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on a single-sex basis.  This might mean providing services to one sex only, providing a similar service separately to each sex or providing a service in different ways to women and men.  This could be an appropriate and sometimes even a necessary way of complying with the gender equality duty if evidence shows that single-sex approaches are needed to allow both women and men to access public services equally or in order to deliver equality of outcomes.  The most common examples of this in practice are rape crisis centres or refuges for women who are victims of domestic violence.  Public authorities might also wish to consider providing single-sex family support or health services, under certain circumstances.  Public authorities must satisfy themselves, however, that any approach to single-sex activities complies with the SDA.  

The Asha Centre in Worcester has designed services to meet the specific needs of women offenders and to prevent re-offending.  The Centre provides a community-based approach to women's offending. It is a multi-disciplinary, multi-agency community resource centre that helps women who are isolated from resources to achieve their potential in a safe, women-only environment with on-site childcare and help with transport if necessary.  The Centre originated as a project within the probation service but, for resource reasons, is now run by the voluntary sector.  Around 35% of women using the Centre are offenders on community rehabilitation orders, many of whom have mental health problems.  The women can access counselling for rape and abuse, undertake group work led by probation officers, participate in workshops and education and attend appointments with their probation officer at the Centre.  It costs £2000-£3000 a year per female offender to provide these services, whereas imprisoning them costs £37,500 per head.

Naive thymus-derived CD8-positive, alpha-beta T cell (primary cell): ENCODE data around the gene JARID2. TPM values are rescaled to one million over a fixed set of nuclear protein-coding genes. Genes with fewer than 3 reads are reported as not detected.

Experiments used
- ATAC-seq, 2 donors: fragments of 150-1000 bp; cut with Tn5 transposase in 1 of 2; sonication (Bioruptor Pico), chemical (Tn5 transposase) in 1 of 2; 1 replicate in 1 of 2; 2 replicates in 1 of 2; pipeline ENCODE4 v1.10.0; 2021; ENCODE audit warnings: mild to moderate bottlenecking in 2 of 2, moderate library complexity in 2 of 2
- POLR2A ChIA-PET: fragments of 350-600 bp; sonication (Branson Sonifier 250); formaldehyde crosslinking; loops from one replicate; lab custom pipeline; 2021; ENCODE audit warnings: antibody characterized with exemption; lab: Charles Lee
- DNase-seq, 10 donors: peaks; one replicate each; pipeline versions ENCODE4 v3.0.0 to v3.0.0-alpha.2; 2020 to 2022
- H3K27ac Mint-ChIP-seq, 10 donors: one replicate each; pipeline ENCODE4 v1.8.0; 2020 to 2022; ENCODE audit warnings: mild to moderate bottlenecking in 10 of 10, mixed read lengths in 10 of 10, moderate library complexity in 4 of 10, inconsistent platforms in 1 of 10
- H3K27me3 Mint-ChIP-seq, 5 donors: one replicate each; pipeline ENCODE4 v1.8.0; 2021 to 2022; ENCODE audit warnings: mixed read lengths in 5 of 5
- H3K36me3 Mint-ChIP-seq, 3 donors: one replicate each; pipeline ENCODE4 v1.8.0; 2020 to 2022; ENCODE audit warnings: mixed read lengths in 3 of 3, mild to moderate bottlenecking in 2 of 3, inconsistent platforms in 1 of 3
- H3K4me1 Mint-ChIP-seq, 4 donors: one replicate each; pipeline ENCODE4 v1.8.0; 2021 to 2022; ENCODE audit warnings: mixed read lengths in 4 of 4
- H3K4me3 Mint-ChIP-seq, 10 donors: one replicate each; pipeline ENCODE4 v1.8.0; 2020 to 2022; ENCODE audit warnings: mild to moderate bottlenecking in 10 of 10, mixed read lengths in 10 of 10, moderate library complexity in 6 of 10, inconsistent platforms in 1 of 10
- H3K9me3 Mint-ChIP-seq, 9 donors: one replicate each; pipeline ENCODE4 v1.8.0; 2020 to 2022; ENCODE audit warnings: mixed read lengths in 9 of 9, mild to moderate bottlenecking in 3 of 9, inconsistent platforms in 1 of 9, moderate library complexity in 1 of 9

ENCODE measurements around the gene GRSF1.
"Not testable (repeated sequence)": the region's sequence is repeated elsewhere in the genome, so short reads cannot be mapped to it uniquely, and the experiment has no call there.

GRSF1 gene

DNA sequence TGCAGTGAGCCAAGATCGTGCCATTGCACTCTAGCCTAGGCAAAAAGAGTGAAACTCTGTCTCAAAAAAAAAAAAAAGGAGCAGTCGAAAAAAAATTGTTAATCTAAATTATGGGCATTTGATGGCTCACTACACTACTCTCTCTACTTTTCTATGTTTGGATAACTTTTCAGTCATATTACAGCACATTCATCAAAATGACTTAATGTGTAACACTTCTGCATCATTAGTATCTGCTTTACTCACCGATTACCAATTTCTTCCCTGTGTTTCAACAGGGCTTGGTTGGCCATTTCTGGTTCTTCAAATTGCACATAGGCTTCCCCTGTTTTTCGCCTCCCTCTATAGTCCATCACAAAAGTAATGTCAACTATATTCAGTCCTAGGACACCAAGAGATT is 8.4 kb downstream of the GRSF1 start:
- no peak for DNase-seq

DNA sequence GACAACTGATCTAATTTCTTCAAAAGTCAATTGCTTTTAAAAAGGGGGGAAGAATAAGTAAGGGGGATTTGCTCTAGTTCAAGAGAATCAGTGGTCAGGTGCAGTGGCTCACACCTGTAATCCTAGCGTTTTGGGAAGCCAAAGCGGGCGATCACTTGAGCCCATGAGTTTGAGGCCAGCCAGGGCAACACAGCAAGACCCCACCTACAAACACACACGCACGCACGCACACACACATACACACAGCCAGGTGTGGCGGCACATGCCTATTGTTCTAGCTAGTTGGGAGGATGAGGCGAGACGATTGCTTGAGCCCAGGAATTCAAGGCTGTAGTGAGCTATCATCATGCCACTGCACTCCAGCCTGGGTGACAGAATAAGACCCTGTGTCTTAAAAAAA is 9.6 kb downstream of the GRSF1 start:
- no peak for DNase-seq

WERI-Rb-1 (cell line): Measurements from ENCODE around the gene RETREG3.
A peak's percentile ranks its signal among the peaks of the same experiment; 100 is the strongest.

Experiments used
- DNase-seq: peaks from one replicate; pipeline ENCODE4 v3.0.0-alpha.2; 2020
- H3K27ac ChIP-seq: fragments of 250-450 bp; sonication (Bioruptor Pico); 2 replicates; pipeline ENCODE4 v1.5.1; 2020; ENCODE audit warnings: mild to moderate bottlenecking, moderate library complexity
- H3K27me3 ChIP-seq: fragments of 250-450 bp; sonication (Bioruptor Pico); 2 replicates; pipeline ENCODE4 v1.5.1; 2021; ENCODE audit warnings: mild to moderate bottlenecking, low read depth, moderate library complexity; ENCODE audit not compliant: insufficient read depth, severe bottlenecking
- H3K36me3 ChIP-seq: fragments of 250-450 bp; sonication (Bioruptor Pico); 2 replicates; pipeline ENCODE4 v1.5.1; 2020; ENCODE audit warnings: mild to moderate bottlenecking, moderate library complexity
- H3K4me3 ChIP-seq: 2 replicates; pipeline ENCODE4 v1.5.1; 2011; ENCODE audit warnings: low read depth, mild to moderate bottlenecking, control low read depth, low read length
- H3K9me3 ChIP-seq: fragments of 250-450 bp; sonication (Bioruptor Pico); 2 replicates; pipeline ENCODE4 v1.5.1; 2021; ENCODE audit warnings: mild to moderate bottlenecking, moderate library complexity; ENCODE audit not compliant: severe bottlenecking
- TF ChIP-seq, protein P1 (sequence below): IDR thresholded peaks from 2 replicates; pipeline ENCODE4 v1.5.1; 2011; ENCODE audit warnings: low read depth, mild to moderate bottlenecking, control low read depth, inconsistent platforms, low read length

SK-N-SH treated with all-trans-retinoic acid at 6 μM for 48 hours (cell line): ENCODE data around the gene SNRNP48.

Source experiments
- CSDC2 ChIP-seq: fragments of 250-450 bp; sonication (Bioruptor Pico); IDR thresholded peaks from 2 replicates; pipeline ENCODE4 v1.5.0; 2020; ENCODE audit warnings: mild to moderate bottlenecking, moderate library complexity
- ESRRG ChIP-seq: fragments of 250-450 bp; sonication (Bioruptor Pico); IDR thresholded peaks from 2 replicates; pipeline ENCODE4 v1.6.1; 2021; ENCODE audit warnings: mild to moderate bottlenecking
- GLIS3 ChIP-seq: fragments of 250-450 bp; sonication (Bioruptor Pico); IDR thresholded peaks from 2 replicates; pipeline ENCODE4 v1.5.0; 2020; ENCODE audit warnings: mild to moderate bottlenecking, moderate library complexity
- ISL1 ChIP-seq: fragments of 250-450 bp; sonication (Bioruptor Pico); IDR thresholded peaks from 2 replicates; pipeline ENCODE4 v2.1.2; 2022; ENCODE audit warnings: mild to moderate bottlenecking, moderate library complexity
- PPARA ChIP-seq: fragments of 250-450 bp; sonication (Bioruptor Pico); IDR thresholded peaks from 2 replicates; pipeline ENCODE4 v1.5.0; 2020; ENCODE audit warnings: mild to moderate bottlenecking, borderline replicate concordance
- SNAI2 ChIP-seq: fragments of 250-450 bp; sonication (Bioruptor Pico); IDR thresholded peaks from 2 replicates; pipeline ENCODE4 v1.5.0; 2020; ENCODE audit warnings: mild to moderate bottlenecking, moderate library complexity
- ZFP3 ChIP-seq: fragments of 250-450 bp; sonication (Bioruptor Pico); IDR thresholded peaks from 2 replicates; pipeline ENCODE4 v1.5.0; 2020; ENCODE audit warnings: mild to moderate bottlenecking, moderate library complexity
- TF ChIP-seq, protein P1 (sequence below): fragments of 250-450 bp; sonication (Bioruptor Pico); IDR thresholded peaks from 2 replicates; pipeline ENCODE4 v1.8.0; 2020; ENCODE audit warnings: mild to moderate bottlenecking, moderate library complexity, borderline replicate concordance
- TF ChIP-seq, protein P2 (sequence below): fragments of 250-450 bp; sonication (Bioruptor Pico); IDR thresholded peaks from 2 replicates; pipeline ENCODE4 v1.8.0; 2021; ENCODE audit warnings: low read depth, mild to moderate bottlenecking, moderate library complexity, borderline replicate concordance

The circumstances in which single-sex provision is lawful vary depending on whether the activity in question is classed as education, as goods, facilities and services, or as a public function.  Each type of activity is dealt with under a separate part of the SDA, and has different provisions, and different circumstances under which a single-sex approach is lawful.  Public authorities will therefore need to take particular care to determine whether any proposed single-sex approach is lawful.  More detail on this issue is contained in Chapter 6 and Appendix F.  

Meeting the gender equality duty in public functions

S21A SDA (margin note)


The duty to have due regard to the need to eliminate unlawful discrimination and harassment and promote equality of opportunity between men and women applies when public authorities are carrying out public functions.


The following are examples of public functions to which the duty applies:

formulating or carrying out public policy (for example, devising policies and priorities in health, education and transport or making decisions on the allocation of public money)

exercising regulatory or law enforcement powers (for example: police powers relating to stop and search, arrests and detection of suspects; the regulatory and law enforcement powers of bodies such as Her Majesty’s Revenue and Customs; local authority licensing functions; tax inspection and collection; trading standards activities)

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